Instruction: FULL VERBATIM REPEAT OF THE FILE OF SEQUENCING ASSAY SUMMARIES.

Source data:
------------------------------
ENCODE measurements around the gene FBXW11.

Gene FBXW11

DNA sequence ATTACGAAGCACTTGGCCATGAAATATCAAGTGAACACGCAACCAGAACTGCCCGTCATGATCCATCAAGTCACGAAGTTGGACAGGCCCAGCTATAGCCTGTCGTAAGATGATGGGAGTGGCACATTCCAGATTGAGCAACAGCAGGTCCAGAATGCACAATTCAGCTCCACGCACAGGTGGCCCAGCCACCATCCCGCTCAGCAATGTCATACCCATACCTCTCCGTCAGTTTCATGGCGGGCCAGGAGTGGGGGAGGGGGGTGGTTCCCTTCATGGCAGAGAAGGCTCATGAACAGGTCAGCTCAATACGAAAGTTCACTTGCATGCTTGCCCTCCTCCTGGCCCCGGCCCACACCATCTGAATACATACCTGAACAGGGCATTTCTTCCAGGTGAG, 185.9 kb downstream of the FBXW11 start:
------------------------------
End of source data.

ENCODE measurements around the gene FBXW11.

Gene FBXW11

DNA sequence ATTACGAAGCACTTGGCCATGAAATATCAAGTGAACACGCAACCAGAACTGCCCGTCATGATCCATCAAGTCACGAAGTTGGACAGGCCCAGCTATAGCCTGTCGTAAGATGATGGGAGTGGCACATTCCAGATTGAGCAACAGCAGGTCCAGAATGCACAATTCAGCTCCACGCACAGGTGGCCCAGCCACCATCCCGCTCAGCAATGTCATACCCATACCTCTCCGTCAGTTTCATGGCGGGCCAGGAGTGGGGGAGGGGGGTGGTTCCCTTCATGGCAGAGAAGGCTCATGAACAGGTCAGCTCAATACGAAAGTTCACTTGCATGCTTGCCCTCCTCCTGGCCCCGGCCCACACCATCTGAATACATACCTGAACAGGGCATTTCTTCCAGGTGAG, 185.9 kb downstream of the FBXW11 start: